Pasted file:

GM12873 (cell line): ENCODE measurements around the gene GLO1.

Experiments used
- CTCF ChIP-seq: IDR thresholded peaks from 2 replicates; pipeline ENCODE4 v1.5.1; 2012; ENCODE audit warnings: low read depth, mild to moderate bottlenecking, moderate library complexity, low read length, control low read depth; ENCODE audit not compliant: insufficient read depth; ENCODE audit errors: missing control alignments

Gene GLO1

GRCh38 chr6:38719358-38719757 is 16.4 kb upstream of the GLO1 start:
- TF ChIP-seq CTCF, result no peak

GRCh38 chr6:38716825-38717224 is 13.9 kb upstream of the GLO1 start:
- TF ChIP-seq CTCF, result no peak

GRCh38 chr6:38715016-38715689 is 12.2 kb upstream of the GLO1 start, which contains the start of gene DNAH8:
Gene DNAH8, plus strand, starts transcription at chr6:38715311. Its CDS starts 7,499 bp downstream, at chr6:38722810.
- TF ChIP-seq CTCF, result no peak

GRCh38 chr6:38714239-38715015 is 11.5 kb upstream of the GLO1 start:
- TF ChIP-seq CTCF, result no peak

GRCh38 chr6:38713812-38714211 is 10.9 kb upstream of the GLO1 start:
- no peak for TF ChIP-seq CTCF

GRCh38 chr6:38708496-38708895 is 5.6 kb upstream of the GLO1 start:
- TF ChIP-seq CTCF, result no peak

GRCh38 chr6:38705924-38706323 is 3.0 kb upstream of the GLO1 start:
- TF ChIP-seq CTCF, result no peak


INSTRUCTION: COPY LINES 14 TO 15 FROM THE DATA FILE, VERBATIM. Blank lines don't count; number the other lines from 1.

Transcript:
GRCh38 chr6:38713812-38714211 is 10.9 kb upstream of the GLO1 start:
- no peak for TF ChIP-seq CTCF